Squall Line Way Up North

September 11, 2012 by · Comments Off on Squall Line Way Up North
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St. John ND
10 Jun 12

SHORT: Blew off chasing in trees in MN or driving from ND-KS in one shot, intending to hang out in ND ’til the pattern returned favorable parameters to Dakotas. While en route to Int’l Peace Garden, intercepted photogenic, low-topped squall line and attendant arcus cloud over very green fields near St. John ND.


The cold front from the previous day’s action was slated to shift into more forested land of central and northern Minnesota, within which we didn’t wish to chase. Strong to severe storms also were possible farther south, along and ahead of the front, in mode viewing-friendly areas of Iowa, NW Missouri and Kansas, but under weaker deep-layer shear.

Laundry beckoned, and so did a few days of R&R in the heretofore superficially explored state of North Dakota before the next substantial atmospheric perturbation brought severe potential to the northern Great Plains. After finishing the wash and brunch in Grafton, we charted a net WNW course on the township-range zigzag of eastern and northern North Dakota, aiming to grab a couple bucketfuls of rich, black soil from the old Lake Agassiz bed for my vegetable garden back home (check), visit Icelandic State Park (uncheck), see the Pembina Gorge (check), visit the International Peace Garden (check), and spend a night or two in the so-called Turtle Mountains (check).

Somewhat retracing the route we took the evening before, we encountered a fantastic layer of asperatus (a.k.a. “warm-advection clouds”) between Grafton and Cavalier. That was followed immediately by a rather featureless, messy band of elevated thunderstorms that timed badly for visiting the state park. Instead, we headed up to Walhalla and toured the misty, scuddy and decidedly green Pembina River Gorge by car.

Ascending that small canyon, which drains an escarpment separating the Plains from the Red River of the North valley, leads the driver to the marvelously open, flat and attractive countryside characteristic of most of the state NE of the Missouri River. Folks here seem to inherit their ancestors’ fastidious tidiness ethic. In towns, this means well-kept houses, gardens and lawns. In rural areas, we saw a distinct absence of junk cars, rusty appliances, neglected fencing, or haphazard accumulations of dilapidated mechanical rubbish strewn across weedy lawns of occupied homes–in other words, a refreshign difference from thousands of points of blight that are prevalent in the southern Plains countryside. Landscapes here were familiar from the day before, but the setting was different–scuddy, light rain on the back side of the elevated storm band, with broken blue sky to the west, and the cool, moist freshness of wet earth behind a summertime cold front. This trip already was a splendid pleasure, and soon would become more so.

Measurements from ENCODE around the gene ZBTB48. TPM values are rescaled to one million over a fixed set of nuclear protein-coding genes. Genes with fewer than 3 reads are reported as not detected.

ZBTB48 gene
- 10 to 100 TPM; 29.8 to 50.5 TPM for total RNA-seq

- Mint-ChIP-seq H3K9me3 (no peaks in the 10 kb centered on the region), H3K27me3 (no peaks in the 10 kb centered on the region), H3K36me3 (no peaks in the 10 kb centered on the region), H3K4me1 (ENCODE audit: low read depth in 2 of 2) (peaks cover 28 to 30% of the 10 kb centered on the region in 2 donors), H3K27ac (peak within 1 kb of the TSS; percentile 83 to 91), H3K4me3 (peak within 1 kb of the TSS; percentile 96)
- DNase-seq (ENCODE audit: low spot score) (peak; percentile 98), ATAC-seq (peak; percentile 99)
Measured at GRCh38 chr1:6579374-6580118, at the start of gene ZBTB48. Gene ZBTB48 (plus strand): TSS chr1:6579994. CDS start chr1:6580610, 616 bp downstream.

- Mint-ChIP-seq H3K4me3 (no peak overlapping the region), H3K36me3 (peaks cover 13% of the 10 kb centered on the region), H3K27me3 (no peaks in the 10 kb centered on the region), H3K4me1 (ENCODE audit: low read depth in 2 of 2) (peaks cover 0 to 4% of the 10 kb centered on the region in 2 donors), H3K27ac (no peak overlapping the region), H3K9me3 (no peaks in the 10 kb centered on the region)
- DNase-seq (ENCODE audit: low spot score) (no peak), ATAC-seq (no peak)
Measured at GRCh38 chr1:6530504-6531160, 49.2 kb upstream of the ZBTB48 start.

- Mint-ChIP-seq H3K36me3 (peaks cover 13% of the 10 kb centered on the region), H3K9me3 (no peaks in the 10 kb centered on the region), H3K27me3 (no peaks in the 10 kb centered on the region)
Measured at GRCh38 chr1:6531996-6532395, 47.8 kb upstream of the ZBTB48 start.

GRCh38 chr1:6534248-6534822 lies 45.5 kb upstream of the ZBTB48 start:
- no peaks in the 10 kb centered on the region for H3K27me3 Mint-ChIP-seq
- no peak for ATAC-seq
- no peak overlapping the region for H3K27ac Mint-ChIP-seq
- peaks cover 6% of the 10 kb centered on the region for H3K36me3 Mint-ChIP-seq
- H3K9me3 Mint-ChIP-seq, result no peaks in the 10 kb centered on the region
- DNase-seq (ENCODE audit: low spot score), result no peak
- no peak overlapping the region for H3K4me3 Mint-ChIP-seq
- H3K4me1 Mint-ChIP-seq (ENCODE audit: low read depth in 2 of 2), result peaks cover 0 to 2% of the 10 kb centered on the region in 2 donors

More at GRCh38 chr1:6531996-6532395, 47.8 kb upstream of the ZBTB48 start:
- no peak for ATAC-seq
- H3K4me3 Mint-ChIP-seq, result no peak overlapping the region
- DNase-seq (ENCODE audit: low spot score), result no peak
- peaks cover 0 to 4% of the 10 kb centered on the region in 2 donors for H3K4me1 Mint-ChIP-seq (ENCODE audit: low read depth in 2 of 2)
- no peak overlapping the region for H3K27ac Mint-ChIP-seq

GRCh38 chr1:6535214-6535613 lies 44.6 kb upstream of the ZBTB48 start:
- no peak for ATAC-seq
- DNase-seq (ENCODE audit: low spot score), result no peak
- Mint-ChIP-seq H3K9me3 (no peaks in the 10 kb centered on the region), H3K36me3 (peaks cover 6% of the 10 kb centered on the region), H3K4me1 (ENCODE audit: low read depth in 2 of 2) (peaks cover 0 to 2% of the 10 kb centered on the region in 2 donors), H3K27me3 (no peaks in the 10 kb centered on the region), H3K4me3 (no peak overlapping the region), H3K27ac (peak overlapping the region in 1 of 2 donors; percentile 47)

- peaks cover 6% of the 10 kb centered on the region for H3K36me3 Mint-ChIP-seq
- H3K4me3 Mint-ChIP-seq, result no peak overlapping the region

Proceeding westward across the borderlands, we finally broke into sunshine west of Langdon–but not for long! Onboard radar showed a thin, curving arc of cold-core thunderstorms developing to the W, over the turtle Mountains. A low-topped squall line was forming–something that experience told me could be quite photogenic in such otherwise clean air and sky. It was.

Approaching the squall line from the SE (as it moved quickly eastward), we marveled at how shallow and low-topped the convection was–typical for a cold-core low in a low-CAPE, relatively low-tropopause setting–but still rather uncommon in my southern-latitude experiences. In fact, just a few miles ahead of the arcus cloud, sunshine still illuminated the moist and richly verdant fields adjoining the east side of the Turtle Mountains. This clearly was not any of the 60,000-foot-deep walls of deep-convective severity I’m accustomed to observing in a North Texas April.

Our viewpoint was just SE of St. John, only four miles S of Canada, and in a fine position to view the oncoming shelf cloud. We were able to frame the sweeping arcus above the gentle curve of a rural dirt road that nicely split the greenery. After that, we cruised into St. John and let the storms move over us, enduring a decent barrage of small hail and subsevere gusts.

Heading into the hills, we quickly left behind the weakening squall line and visited the International Peace Garden (highly recommended, no passport needed!). The storms had run off the visitors, so we nearly had the place all to ourselves in rain-cooled air with sunny, late-afternoon light. Afterward, and with no one behind us in the customs line, I had a long, very friendly conversation with a customs officer and USAF vet at the re-entry station (the park is directly astride the border, its driveway halfway between U.S. and Canadian customs). He gave us a good recommendation for lodging options beside beautiful Lake Metigoshe–at which we reserved two nights for R&R before the next chase-worthy, northern-Plains shortwave.